Monday to Friday - 11am - 6pm
Saturday - 10am - 4pm
Sunday - Closed
We have created pop-up shops and galleries before, but this one will be a bit longer-term. How long, you ask. We have no idea. We will work it as long as it is interesting to our guests and to us.
(Our window display features The Horse photograph by Sarah McColgan)
The Cool Hunter Store is part art gallery and part shop, but everything is sourced by The Cool Hunter, and everything is for sale. Art, lights, books, gourmet foods, fashion accessories and so on.
We will keep everything fresh and exclusive, and the selection will change regularly so that visiting the store is interesting each time, and there are always goods here that you can’t find anywhere else.
As shopping has become more and more boring, with mind-numbing sameness across airports, high streets, shopping centres and brands, there seems little point in getting excited about a new store. So we know the bar is high.
But we also know that the sameness is the result of brands, stores and managers choosing to be followers rather than leaders. It is so much easier to produce and sell the same colours, styles, hem lengths, materials and products as everybody else. They all go to the same trade shows, same fashion shows, same predictable sources – so is it any wonder that the result is dull and boring?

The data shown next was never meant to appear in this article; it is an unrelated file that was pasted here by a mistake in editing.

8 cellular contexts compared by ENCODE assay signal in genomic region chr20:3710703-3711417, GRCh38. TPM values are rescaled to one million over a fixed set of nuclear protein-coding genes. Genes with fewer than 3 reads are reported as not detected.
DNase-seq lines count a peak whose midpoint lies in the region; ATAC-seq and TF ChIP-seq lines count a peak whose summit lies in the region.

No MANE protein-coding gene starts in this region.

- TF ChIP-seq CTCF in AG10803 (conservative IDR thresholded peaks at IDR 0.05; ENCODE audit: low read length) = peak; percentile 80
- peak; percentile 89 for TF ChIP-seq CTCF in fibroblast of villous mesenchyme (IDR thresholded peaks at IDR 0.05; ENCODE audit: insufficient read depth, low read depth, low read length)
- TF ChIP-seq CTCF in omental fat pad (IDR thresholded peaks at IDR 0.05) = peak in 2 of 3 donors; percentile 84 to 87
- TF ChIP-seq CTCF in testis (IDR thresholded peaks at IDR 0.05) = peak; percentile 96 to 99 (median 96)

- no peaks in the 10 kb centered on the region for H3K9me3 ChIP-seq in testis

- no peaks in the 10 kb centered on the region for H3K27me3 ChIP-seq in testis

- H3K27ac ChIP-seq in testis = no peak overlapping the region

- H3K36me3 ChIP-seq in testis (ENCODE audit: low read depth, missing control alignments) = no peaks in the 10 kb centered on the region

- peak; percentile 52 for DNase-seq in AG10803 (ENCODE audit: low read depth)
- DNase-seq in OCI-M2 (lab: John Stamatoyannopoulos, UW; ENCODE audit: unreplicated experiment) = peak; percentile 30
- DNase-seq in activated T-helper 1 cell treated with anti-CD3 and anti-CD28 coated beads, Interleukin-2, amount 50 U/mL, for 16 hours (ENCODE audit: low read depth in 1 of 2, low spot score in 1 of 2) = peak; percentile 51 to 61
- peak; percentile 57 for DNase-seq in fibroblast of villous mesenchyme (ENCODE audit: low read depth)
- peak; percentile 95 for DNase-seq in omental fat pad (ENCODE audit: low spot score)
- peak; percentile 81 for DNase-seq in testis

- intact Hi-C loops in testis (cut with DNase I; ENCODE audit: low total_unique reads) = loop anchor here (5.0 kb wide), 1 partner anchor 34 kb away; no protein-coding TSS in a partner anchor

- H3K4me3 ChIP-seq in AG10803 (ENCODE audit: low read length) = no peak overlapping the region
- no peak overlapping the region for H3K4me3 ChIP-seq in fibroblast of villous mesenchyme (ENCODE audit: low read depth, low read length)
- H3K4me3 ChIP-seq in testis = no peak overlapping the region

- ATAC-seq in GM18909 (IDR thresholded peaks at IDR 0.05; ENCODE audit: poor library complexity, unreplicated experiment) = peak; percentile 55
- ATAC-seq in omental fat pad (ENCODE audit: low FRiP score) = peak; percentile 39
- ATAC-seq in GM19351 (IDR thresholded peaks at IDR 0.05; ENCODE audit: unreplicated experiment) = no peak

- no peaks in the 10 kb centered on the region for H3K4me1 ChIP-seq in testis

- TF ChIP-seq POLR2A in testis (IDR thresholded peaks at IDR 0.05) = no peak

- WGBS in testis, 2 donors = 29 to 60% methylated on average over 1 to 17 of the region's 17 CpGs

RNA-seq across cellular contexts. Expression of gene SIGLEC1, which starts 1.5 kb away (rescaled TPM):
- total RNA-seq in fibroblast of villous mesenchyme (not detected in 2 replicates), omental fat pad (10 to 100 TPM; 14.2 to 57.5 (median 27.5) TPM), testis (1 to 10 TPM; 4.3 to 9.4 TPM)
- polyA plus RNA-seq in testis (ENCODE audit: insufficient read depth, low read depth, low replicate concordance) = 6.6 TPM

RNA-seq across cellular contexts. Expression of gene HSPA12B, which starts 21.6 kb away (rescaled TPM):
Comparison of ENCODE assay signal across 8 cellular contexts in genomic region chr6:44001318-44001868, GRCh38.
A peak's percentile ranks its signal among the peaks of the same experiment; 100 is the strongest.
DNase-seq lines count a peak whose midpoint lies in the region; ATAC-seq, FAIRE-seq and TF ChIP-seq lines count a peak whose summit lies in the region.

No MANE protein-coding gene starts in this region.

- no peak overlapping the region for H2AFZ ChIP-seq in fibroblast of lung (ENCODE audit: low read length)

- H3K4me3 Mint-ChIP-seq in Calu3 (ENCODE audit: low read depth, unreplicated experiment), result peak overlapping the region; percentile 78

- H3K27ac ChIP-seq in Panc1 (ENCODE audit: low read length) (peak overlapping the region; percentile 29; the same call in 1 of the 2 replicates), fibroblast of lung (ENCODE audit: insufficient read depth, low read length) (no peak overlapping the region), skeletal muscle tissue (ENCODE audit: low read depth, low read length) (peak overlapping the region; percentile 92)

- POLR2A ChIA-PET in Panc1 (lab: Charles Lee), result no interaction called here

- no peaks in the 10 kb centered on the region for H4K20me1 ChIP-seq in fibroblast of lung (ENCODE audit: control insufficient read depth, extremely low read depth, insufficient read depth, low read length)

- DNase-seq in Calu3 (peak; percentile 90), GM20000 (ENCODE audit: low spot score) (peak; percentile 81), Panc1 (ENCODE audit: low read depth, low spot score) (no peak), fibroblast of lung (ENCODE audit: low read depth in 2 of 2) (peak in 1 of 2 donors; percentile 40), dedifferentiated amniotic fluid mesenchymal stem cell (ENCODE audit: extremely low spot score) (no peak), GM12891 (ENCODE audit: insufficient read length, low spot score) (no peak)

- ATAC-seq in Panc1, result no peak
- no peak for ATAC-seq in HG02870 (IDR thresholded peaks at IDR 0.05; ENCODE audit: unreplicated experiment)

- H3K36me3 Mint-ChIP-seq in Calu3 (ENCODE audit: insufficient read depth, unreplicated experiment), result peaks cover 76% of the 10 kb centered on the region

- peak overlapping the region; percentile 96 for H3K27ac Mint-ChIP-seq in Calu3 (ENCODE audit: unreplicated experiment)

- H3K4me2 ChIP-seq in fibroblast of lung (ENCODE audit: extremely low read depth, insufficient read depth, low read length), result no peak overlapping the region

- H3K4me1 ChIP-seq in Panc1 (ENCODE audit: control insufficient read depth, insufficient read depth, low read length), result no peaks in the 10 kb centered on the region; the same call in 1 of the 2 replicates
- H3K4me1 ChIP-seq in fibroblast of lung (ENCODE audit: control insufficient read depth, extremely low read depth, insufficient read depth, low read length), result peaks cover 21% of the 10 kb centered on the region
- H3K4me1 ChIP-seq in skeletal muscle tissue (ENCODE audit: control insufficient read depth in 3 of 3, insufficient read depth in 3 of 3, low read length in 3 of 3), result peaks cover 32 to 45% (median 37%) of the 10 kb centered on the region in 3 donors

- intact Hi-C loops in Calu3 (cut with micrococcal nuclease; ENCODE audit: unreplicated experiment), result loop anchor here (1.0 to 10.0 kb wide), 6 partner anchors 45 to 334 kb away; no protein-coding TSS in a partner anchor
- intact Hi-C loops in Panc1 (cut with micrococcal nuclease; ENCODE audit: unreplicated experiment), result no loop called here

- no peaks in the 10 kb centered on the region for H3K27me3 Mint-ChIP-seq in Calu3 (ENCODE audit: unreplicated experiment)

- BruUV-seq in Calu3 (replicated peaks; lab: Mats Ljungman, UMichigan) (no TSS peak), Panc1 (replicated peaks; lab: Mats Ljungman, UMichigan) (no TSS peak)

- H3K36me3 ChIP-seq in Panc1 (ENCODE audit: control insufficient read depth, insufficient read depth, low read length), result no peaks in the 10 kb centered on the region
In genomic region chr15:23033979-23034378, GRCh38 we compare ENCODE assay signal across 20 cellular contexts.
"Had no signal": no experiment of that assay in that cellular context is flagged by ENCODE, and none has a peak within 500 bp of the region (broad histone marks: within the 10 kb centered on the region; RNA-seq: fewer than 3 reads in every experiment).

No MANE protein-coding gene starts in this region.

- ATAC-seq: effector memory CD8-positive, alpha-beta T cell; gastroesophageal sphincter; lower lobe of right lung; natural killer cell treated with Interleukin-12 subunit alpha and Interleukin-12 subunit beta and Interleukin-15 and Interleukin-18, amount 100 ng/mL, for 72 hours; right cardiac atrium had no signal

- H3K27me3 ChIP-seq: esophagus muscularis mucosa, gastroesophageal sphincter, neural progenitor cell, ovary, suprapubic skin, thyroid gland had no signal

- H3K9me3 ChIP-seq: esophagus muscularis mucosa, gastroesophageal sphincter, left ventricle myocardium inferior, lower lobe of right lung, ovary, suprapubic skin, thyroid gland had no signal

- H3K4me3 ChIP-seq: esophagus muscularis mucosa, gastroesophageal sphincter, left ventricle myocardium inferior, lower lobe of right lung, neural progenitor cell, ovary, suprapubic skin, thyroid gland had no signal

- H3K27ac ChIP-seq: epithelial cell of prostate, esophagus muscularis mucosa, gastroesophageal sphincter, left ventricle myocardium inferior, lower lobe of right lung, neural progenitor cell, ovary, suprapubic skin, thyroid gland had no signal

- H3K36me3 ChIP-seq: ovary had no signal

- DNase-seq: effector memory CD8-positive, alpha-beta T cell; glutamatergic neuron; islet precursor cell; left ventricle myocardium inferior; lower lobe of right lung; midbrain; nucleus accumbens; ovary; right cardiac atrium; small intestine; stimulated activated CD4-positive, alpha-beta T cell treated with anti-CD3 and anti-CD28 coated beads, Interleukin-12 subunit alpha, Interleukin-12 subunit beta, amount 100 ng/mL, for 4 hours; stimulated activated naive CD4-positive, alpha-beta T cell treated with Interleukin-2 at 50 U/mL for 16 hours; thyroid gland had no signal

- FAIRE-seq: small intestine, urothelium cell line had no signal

Our approach is different, and far more time-consuming, but we are trying to un-bore ourselves here, too. We hope that as a result, we will be able to offer our guests a worthwhile experience in return.
And, as always, we used Natalie Longheon from Just Add Cream, our go-to girl to create our space. Time after time, she has executed everything from start to finish perfectly. We can trust her completely which is why we use her constantly. She always delivers.
We plan to use the 260 square-meter space also for client product activations, events, launches and whatever else interests us.